The lessons learnt during Operation Crusader about fighting methods and doctrine were eagerly studied, especially since they revealed that much remained to be done in terms of training, with particular problems highlighted. In January 1942 the BGS Eighth Army directed: 'Every opportunity will be taken to carry out training ... so as to develop an established technique in this type of operation, and to ensure that different units can carry it out in combination even if they have not had an opportunity of training together beforehand.' To assist in instruction a Training Branch at GHQ Middle East was set up under Maj. Gen. John Harding, which set up and ran several training establishments teaching the lessons of the Desert War. Middle East Command also produced a series of Middle East Training Pamphlets to meet the demand for the latest up-to-date information, although technically in-theatre publications were forbidden by the War Office to prevent confusion and diversion from official sources of information. Several desert training areas were developed near lsmailia, Port Tewfik and the Pyramids for collective training by larger formations, especially those new to the theatre of war.
The ability to train formations before being committed to battle remained a luxury denied British High Command for most of 1941-12. Given the high tempo of operations for much of the Desert War and constant demands for fresh troops and equipment after heavy losses in battle, most new formations were thrown into battle as soon as they deployed in North Africa. Pleas to give them the three months collective training under desert conditions was simply ignored. Much, therefore, still had to be learned the hard and costly way - in battle. The inexperienced and poorly trained 1st Armoured Division was quickly destroyed south-east of Agedabia, for example, when DAK struck back after Crusader. The British High Command knew what was needed, but an opportunity to effect real and meaningful changes and remedy the continuing training deficit was largely denied them. The hurly burly of the Desert War simply robbed British commanders at all levels of a sufficiently long quiet inactive period for rest, reflection and training. While some meaningful instruction was carried out by some motivated commanders of formations out of the line for rest it was not enough. Indeed, not everyone was clear about what was happening and how to correct battlefield mistakes. Logistical problems and shortages of equipment hampered training efforts. Petrol shortages and fear of wear and tear to vehicles was also a problem.
The Eighth Army Montgomery inherited in August 1942 had made considerable progress in improving overall training standard, but was still in need of work. Indeed, the new GOC quickly judged his troops as being 'somewhat untrained' with the result that he scaled back his original plans for his offensive as he feared he might be asking too much of them. Following the Battle of Alam Haifa Montgomery had an opportunity denied previous commanders of Eighth Army to carry out a period of rigorous training needed to prepare for the offensive that drove the Axis out of Egypt and Libya. In some respects the scope of training required was more limited given the breakthrough battle planned. As a result, with only a short time before battle began, he insisted it focused on the type of battle that lay ahead at EI Alamein. To do so the armoured divisions and New Zealand Division in 10th Corps were withdrawn behind the lines, but the remainder were tied down in the forward defences at EI Alamein. To give them some instruction, a complex system of reliefs was arranged a brigade at a time. The importance of combined-arms training was clearly recognized by the new GOC. In an Army Training memorandum issued on 30 August 1942 he directed: 'It cannot be emphasised too strongly that successful battle operations depend on the intimate co-operation of all arms, whether in armoured or unarmoured formations. Tanks alone are never the answer; no one arm, alone and unaided can do any good in battle.' Great attention was paid to passing through minefields at night. An Eighth Army Minefield Clearance School was formed to study and train for this specialized task.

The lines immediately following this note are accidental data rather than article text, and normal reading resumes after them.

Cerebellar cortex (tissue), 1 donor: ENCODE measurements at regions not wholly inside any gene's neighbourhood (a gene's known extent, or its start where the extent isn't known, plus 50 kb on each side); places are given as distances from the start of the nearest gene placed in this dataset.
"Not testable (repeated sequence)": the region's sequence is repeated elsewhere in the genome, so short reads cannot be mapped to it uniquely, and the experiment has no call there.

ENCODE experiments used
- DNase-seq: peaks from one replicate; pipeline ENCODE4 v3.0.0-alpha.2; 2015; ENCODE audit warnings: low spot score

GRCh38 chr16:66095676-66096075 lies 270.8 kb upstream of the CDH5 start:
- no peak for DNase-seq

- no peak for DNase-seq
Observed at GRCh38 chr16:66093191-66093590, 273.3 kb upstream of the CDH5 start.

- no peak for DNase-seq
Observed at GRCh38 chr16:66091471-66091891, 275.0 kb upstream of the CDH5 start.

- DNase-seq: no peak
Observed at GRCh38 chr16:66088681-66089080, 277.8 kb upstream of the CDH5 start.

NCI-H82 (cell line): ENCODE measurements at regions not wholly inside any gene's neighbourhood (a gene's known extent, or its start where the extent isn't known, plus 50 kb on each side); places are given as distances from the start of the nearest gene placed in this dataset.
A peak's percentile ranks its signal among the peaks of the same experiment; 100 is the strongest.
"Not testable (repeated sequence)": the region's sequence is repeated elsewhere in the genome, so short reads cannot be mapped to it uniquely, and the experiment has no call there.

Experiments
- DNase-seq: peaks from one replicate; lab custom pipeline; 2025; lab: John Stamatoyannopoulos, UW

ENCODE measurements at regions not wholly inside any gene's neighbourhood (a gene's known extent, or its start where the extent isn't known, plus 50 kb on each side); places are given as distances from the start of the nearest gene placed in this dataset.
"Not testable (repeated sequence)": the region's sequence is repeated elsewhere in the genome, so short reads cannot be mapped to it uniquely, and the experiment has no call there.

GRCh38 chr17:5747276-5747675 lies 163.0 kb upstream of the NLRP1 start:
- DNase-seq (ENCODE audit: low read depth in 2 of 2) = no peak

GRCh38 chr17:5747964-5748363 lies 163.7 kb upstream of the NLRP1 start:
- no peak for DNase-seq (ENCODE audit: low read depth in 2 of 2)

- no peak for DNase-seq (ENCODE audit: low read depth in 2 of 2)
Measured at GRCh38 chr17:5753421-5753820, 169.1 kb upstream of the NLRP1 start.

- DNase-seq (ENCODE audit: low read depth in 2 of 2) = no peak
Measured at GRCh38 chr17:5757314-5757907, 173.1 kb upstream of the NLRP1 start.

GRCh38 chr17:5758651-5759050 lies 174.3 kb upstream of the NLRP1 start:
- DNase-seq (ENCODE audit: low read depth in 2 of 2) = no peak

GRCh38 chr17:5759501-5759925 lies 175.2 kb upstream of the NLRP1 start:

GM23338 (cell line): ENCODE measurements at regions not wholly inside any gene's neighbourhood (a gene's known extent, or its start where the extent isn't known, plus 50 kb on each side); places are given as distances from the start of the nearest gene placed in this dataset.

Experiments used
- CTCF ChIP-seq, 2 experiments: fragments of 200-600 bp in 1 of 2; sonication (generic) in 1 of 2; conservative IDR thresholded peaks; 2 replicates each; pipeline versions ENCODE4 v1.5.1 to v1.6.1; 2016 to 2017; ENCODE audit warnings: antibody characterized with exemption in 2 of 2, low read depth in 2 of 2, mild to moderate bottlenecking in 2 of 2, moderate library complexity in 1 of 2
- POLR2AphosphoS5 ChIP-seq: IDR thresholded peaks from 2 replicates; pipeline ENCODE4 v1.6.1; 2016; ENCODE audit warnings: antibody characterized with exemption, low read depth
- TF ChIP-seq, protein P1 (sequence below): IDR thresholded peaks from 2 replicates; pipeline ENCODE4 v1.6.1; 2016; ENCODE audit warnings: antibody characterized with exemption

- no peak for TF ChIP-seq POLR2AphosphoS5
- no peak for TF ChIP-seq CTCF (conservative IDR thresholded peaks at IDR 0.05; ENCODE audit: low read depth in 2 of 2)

The careful training carried out before Second EI Alamein built enormous confidence and in turn reaped enormous dividends throughout the remainder of the Desert War. Training remained an ongoing process as new lessons were learnt. By the end of the war in North Africa Eighth Army had achieved a new confidence, professionalism and skill it had never possessed before, which stood it in good stead for the invasion of Sicily and the Italian campaign.